What is a Coalition government?
Hint: The term ‘coalition’ is derived from the Latin word ‘coalitio’ which means ‘to grow together’. Thus, technically, coalition means the act of uniting parts into one body or whole. Politically, a coalition means an alliance of distinct political parties. Now let us learn more about the coalition government.
A coalition government is a form of government in which political parties cooperate to form a government. The usual reason for such an arrangement is that no single party has achieved an absolute majority after an election.
The coalition government is actually a group of advisors formed when different political parties unite in the supervision and regulation of a country. We can call it a temporary association, which is formed when no single political party gains a clear majority and as a substitute competing parties negotiate to work together. Such situations usually happen during crisis periods, like war, or a political breakdown.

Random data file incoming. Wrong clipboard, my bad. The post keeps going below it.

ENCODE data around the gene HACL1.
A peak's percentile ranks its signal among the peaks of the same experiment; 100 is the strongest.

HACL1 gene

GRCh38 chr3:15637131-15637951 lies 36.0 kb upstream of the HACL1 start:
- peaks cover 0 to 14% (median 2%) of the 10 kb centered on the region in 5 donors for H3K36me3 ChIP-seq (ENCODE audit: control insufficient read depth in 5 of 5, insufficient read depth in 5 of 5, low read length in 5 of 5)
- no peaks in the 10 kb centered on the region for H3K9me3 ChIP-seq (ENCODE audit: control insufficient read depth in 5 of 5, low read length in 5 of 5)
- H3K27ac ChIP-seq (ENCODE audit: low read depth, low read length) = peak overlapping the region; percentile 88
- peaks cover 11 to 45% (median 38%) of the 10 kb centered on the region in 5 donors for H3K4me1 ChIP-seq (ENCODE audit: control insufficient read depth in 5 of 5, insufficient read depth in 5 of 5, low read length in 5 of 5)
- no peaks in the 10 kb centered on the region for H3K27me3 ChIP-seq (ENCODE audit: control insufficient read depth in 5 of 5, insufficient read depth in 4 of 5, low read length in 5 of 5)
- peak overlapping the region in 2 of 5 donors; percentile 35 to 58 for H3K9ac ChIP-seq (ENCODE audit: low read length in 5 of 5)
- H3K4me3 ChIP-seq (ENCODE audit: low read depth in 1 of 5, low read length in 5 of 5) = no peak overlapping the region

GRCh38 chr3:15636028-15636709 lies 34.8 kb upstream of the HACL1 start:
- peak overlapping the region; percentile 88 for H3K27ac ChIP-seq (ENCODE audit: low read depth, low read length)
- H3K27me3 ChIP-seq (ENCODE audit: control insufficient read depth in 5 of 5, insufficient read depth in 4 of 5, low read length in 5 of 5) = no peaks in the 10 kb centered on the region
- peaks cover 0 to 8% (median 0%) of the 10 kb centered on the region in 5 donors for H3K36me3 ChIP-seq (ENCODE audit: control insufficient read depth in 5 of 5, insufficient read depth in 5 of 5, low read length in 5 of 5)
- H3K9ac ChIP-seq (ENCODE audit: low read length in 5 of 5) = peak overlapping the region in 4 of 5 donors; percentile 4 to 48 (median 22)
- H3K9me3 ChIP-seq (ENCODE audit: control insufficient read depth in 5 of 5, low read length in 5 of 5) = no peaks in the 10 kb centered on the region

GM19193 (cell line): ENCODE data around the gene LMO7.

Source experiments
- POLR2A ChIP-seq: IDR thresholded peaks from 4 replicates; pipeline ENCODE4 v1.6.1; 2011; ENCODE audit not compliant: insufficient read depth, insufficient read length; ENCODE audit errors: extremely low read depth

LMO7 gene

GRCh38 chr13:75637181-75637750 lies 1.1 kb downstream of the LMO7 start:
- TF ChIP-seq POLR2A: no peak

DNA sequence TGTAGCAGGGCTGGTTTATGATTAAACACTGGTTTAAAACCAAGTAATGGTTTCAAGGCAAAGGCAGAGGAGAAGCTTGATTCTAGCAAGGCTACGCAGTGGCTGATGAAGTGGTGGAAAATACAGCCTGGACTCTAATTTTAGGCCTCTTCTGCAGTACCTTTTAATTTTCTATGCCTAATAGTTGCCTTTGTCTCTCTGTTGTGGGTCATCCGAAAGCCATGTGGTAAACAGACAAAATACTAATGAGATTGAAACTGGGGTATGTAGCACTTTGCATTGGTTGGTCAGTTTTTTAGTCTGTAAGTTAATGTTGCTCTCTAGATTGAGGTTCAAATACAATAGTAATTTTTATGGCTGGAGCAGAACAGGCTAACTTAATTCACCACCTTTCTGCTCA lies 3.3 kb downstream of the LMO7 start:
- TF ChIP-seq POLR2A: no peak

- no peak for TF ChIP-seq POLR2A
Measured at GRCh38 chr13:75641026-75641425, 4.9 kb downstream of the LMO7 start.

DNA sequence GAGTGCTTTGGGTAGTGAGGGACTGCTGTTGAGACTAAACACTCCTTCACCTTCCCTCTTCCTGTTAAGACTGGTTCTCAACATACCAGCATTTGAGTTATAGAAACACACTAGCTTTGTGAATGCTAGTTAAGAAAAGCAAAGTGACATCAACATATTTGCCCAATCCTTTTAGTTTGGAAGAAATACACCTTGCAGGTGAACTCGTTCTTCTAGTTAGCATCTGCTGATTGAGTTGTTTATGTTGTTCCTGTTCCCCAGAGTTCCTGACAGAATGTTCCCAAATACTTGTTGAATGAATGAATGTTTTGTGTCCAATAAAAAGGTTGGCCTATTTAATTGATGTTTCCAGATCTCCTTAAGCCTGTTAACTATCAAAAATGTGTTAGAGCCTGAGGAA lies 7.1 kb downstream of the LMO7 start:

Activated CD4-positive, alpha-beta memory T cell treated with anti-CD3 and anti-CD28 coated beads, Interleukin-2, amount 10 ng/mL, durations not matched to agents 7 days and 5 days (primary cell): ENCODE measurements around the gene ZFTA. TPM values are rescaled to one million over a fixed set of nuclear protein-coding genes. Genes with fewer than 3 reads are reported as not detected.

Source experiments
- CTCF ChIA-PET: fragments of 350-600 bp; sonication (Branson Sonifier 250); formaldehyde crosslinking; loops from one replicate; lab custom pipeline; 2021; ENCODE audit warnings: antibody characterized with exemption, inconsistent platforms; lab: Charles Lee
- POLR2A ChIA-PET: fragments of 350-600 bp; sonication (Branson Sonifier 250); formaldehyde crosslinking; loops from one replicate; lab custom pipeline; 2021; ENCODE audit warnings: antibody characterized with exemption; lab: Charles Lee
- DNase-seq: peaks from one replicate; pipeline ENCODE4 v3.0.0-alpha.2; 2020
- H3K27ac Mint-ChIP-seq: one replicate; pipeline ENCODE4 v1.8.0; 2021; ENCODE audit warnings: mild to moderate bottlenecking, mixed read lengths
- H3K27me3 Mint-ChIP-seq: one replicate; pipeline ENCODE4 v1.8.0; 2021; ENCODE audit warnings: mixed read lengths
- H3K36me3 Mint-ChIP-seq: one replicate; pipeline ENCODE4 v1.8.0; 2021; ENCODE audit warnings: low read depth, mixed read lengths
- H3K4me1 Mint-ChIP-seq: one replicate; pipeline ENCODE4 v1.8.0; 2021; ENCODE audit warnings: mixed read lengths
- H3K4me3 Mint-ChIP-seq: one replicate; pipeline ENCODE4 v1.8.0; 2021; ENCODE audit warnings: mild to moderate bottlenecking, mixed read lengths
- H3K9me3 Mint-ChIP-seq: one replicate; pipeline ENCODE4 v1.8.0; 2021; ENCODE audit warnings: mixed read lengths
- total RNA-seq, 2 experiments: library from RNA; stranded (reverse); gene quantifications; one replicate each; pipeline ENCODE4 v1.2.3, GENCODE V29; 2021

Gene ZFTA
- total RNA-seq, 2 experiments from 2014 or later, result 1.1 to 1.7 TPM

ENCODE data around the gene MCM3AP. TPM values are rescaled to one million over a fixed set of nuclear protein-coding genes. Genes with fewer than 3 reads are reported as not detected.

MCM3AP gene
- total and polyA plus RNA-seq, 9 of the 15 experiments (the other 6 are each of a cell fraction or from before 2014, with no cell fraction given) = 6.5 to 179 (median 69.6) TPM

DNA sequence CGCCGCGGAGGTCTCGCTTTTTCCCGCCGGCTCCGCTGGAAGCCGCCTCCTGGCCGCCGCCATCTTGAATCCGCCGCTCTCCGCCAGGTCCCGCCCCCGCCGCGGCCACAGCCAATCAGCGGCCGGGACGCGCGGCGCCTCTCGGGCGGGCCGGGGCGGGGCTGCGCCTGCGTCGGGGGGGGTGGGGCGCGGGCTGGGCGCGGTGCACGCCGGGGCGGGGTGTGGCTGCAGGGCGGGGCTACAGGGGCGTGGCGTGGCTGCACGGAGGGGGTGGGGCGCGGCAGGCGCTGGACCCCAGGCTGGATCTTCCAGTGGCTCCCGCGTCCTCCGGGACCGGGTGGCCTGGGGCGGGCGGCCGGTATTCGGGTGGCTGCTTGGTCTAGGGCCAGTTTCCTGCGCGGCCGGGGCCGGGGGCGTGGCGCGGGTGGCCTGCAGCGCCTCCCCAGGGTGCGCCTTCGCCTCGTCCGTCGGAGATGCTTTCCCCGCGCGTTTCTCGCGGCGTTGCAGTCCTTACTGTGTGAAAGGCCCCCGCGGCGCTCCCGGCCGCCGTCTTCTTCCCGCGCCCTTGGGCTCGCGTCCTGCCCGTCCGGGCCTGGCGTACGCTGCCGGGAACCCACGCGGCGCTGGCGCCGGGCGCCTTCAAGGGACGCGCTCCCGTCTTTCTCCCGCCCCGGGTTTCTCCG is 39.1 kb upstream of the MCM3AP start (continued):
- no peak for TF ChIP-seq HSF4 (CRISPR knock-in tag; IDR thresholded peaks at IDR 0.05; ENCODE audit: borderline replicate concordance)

Members of all parties in a coalition government are appointed to a cabinet. Cabinets based on a group of parties that command a majority in parliament tend to be more stable and long-lived than minority cabinets. While the former is prone to internal struggles, they have less reason to fear votes of no confidence. Majority governments based on a single party are typically even more stable, as long as their majority can be maintained.
In our country, the very first every successful coalition administration that completed the entire 5-year term (1999 to 2004) was the Bharatiya Janata Party (BJP) led National Democratic Alliance (NDA) with Atal Bihari Vajpayee as Prime Minister. There is one more talk about a coalition, Congress-led United Progressive Alliance (UPA), consisting of 13 separate parties ruled from 2004 to 2014 (two terms) with Manmohan Singh as Prime Minister.